U.S. Rep. Seth Moulton had a busy — and fruitful — week on the fishing front in the U.S. House of Representatives.

On Thursday, the freshman Democrat from the Massachusetts 6th Congressional District announced he and two other New England representatives secured an appropriations commitment to allow NOAA to continue paying for observer coverage on commercial fishing boats, including those in the Northeast multispecies groundfish fishery.

The commitment from Rep. John Culberson, R-Texas, a key appropriations subcommittee chairman, included $43 million in the House appropriations bill for the National Oceanic and Atmospheric Administration to cover the expense of observer coverage in the coming federal fiscal year.

The appropriations request still must survive budget negotiations with the Senate to be enacted in the final federal budget.

If enacted, the $43 million would relieve the fishing industry of a crushing expense of assuming the cost for providing coverage. NOAA Fisheries has said that as of August it will not have the budgetary wherewithal to continue paying for observer coverage and will shift fiscal responsibility for observers to the industry.

Moulton joined Reps. William Keating, D-Mass., and Chellie Pingree, D-Maine, in convincing Culberson to commit to the appropriation.

On Monday, Moulton joined with Keating of New Bedford and Bay State Congressman Stephen Lynch of South Boston, to include an amendment to Magnuson-Stevens Fishery Conservation and Management Act reauthorization bill that passed the House.

That amendment mandates that money contained in NOAA’s Asset Forfeiture Fund will be used for fishery research and stock assessments; at-sea and shoreside monitoring; engineering of conservation gear; fishery impact statements; and other uses determined priorities by the New England Fisheries Management Council and the seven other regional management councils.

“This amendment will provide our fishermen, shoreside businesses and fishing communities with the assurance that money in NOAA’s Asset Forfeiture Fund will go toward improving the science behind sustainable fishery management practices,” Moulton said on the floor of the House. “Additionally, the amendment offers fisheries councils with the resources they need to develop comprehensive fishery impact analyses to better serve our fisheries and fishing communities.”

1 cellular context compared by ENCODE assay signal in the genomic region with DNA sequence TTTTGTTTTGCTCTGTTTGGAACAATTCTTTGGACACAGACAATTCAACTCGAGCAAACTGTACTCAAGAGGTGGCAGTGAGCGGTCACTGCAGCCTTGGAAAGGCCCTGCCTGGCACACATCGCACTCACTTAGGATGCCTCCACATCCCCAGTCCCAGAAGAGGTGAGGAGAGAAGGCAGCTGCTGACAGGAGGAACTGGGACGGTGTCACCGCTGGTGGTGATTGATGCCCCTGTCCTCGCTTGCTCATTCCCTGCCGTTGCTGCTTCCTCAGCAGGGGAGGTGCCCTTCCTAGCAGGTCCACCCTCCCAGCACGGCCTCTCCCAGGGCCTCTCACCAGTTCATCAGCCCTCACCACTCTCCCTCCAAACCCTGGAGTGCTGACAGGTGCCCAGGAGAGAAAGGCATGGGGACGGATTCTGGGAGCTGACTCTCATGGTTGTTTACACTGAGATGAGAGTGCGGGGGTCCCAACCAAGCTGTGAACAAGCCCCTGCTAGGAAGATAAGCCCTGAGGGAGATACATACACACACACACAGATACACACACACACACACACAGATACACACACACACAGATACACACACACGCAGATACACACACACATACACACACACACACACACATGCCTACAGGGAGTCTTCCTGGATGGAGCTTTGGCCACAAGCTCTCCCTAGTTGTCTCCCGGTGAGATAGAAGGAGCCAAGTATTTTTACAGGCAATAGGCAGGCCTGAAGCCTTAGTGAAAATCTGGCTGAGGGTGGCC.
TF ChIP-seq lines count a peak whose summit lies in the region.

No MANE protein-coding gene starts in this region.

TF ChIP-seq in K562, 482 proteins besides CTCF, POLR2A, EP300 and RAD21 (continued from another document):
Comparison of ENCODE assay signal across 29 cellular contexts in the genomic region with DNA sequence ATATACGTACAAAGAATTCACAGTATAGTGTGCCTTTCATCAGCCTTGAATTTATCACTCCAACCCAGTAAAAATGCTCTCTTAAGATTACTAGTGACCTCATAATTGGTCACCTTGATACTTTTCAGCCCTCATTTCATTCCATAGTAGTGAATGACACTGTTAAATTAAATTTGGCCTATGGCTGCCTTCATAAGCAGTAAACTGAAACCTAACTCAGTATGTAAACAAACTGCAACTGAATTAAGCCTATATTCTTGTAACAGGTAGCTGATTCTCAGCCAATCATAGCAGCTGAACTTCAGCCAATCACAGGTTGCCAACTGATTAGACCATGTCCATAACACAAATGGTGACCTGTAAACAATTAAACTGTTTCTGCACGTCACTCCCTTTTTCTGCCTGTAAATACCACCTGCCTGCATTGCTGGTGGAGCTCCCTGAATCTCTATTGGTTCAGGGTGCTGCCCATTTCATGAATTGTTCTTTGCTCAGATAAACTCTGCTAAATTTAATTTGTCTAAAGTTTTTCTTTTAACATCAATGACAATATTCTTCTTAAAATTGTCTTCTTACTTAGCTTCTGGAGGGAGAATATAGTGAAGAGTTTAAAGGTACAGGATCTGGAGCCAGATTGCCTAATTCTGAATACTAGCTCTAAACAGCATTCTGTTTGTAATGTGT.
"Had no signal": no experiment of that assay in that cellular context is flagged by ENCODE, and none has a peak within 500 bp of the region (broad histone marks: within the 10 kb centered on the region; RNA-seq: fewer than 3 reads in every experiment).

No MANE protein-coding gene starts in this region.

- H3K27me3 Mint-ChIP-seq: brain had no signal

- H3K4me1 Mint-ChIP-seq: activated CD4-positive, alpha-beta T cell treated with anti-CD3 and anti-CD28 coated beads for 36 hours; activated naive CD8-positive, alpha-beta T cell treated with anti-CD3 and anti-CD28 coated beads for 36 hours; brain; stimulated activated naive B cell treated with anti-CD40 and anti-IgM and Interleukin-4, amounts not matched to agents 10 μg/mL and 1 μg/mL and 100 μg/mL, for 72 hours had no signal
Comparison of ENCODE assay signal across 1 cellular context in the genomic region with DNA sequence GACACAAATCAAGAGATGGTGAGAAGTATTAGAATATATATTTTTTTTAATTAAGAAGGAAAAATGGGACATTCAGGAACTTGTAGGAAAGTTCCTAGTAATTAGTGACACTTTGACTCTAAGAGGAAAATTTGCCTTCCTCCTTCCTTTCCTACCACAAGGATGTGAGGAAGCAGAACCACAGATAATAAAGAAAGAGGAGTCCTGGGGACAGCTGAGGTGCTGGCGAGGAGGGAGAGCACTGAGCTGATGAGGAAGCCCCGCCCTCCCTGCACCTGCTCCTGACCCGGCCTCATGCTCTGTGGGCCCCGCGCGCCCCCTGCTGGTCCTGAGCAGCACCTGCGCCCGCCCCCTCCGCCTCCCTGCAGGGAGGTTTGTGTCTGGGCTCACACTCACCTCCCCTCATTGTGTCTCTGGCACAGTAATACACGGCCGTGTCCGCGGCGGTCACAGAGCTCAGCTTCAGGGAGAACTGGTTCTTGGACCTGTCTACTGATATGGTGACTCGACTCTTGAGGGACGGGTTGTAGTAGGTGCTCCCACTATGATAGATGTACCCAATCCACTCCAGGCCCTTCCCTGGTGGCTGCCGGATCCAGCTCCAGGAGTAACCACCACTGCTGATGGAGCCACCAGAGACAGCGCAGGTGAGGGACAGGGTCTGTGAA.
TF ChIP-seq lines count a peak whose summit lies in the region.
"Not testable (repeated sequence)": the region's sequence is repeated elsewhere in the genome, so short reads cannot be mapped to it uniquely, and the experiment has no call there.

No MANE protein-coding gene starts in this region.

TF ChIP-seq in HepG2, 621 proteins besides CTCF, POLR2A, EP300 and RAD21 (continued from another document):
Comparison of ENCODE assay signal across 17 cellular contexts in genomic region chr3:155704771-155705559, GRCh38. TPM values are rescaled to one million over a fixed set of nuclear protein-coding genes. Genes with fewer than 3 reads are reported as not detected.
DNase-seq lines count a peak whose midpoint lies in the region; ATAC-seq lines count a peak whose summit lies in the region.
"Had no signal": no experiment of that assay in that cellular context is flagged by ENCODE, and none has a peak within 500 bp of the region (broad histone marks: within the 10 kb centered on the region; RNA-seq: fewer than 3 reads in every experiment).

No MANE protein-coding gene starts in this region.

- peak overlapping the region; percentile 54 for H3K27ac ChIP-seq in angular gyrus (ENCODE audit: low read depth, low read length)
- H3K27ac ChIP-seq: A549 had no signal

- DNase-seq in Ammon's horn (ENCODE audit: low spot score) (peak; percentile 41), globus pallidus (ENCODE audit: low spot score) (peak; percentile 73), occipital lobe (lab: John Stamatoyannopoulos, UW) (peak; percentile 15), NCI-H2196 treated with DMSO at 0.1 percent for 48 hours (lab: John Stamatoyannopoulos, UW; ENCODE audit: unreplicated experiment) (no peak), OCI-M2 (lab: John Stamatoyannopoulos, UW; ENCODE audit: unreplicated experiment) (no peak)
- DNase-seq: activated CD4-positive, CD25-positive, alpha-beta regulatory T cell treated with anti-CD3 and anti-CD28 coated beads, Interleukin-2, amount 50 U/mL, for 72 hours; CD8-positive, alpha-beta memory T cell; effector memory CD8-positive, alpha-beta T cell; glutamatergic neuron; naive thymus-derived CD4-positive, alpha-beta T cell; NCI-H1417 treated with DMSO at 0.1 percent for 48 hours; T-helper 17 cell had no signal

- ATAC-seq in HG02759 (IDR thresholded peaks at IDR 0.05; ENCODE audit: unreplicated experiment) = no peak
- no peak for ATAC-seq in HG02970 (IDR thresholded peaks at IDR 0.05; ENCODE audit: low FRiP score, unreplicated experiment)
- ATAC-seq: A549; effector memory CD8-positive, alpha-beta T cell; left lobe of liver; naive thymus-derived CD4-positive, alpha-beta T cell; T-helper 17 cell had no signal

The amendment was supported by the Gloucester-based Northeast Seafood Coalition and other industry stakeholder groups that have been consistently critical of the science employed by NOAA Fisheries in its stock assessments.

“The conservation and management of the New England groundfish fishery, on which our Gloucester fishing community alone has depended for over four centuries, has been spectacularly confounded by the complex ecosystem dynamics in the Gulf of Maine, Georges Bank and Southern New England, and the inability of fishery science to measure or predict the impacts of those dynamics on our fish stocks,” Northeast Seafood Coalition Executive Director Jackie Odell said in a statement. “This has been in significant part due to the rigidity of the current law that places demands on science it simply cannot meet. This legislation will provide managers with a substantially improved set of science-based management tools that are far more responsive to the realities of ecosystem and stock dynamics in our fishery.”

The Magnuson-Stevens Fishery Conservation and Management Act reauthorization bill still must pass the Senate.

On Thursday, Massachusetts Attorney General Maura Healey sent letters to the chairman and ranking member of the Senate’s committee on commerce, science and transportation in support of the Magnuson-Stevens reauthorization bill that passed the House and requesting them to expedite their review of the legislation.

“The Massachusetts Attorney General’s Office is committed to a balanced approach aimed at ensuring both species conservation and the long-term survival of our fisheries,” Healey wrote to Sens. John Thune and Bill Nelson. “The reauthorization of the MSA is needed to ensure effective conservation of fish species and management of all fisheries in our nation’s oceans.”

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